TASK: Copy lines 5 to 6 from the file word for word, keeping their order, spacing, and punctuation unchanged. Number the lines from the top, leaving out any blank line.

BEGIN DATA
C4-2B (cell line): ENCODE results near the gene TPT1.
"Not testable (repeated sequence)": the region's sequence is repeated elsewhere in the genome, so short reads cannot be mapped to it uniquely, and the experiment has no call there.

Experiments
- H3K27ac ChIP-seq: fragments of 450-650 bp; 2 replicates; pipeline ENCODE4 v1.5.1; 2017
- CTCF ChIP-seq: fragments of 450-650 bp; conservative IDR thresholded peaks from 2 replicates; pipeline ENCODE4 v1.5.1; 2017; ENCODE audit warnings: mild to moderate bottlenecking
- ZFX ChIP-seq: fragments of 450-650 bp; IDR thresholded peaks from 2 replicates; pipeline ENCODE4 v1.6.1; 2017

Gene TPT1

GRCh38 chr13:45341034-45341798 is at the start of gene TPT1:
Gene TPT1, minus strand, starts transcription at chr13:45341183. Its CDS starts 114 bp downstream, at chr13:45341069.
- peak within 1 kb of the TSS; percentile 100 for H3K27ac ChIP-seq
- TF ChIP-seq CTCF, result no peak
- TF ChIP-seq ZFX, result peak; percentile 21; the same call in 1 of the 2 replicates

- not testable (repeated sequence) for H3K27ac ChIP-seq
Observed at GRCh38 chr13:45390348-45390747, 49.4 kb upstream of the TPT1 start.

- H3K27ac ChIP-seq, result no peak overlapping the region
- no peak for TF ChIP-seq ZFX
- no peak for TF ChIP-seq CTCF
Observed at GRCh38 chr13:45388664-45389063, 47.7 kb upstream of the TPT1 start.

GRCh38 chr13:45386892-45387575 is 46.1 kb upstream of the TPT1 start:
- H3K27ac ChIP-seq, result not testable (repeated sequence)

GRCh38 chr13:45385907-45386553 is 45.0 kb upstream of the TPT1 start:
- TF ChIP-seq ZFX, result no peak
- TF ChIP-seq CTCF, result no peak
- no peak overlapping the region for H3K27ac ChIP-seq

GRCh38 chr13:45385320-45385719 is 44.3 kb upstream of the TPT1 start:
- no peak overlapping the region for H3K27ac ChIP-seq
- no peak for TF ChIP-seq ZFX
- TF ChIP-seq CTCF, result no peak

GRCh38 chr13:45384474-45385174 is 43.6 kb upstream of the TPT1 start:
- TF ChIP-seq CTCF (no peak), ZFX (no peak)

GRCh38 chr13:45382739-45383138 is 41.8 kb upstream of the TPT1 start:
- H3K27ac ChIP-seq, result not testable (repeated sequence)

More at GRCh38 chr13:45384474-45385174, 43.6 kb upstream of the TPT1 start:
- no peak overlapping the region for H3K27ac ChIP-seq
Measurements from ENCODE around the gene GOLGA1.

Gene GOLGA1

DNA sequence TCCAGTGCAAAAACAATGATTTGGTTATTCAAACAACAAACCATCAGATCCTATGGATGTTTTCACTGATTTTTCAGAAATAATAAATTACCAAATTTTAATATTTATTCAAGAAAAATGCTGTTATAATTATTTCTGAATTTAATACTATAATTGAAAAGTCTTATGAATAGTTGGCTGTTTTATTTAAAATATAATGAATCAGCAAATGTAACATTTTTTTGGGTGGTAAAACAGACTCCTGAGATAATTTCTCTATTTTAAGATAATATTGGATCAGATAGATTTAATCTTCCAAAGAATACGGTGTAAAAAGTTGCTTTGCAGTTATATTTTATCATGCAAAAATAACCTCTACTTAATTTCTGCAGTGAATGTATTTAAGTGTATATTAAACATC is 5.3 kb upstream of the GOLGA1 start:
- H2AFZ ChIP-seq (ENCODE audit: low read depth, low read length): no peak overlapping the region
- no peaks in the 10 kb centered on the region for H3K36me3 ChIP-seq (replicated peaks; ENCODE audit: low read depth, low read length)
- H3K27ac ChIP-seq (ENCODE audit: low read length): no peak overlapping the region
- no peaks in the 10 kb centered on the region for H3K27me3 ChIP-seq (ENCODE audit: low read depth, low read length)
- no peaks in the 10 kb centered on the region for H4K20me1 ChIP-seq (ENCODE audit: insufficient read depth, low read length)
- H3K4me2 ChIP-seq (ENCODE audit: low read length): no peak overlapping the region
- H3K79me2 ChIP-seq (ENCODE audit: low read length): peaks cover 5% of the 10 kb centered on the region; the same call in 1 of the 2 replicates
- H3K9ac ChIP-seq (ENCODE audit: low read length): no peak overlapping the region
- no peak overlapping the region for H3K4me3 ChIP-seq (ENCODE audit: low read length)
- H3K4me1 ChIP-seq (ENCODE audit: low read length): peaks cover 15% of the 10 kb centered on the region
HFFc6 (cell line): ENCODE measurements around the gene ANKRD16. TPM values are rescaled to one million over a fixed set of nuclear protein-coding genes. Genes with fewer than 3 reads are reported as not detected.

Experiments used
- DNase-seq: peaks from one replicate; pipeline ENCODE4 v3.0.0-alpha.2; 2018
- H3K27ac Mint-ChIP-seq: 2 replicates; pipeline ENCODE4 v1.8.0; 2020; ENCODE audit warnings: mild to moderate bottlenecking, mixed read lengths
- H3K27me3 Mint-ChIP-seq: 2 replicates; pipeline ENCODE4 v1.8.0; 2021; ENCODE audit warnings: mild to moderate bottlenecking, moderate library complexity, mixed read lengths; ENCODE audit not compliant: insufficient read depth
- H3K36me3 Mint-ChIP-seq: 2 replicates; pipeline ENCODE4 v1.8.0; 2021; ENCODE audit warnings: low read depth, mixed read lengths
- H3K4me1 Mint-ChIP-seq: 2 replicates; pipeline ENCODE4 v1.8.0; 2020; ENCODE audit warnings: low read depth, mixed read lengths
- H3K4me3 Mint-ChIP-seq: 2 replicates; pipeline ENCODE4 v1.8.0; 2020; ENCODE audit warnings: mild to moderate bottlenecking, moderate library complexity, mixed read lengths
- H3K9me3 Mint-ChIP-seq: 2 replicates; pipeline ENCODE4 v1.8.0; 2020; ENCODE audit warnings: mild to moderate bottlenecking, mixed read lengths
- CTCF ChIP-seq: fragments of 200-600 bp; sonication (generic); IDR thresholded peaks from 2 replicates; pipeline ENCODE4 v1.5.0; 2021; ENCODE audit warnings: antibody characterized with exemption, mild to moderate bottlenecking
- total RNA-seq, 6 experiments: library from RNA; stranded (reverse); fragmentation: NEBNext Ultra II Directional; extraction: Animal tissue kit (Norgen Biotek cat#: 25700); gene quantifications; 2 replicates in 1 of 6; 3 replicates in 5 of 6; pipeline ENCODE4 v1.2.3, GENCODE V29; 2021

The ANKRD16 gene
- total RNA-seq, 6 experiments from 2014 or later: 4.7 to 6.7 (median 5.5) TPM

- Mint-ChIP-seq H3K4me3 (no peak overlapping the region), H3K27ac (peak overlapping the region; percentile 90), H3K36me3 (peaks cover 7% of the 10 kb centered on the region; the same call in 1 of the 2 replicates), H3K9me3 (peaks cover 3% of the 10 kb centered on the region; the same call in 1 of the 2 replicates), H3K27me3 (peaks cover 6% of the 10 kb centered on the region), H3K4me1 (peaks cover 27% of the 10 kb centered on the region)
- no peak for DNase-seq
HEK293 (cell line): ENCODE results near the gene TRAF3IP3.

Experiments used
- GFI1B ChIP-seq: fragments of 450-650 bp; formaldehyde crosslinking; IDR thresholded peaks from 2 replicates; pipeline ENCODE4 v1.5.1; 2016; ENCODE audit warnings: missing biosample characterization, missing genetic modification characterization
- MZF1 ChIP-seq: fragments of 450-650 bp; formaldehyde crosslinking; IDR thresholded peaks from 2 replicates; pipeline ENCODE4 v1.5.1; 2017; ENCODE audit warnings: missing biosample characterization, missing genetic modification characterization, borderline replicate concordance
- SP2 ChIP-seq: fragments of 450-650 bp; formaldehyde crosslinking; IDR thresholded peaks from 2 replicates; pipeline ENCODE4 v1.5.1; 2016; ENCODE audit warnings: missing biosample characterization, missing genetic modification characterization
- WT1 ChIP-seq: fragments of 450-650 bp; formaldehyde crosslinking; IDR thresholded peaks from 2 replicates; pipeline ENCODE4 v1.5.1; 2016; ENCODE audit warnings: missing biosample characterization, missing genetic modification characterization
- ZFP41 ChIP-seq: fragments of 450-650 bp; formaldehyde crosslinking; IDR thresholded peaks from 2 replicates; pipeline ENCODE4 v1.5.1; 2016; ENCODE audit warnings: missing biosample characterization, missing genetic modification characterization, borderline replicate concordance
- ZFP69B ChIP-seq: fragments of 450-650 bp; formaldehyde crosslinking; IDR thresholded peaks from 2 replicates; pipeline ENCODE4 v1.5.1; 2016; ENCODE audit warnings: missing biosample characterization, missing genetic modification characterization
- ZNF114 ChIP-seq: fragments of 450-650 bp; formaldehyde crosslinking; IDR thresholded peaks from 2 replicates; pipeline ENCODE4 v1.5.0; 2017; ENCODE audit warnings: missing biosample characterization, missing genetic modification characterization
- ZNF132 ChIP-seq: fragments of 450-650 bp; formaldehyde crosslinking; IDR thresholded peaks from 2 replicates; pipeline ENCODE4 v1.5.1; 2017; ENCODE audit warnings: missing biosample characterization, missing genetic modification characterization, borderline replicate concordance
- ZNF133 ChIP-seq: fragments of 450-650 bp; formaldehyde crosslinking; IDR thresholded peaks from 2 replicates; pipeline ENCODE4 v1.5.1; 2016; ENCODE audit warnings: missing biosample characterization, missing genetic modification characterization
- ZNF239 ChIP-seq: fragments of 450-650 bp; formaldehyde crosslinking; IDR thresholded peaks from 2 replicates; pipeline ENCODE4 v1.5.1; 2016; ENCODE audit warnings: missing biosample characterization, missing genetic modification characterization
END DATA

- CTCF ChIP-seq: fragments of 450-650 bp; conservative IDR thresholded peaks from 2 replicates; pipeline ENCODE4 v1.5.1; 2017; ENCODE audit warnings: mild to moderate bottlenecking
- ZFX ChIP-seq: fragments of 450-650 bp; IDR thresholded peaks from 2 replicates; pipeline ENCODE4 v1.6.1; 2017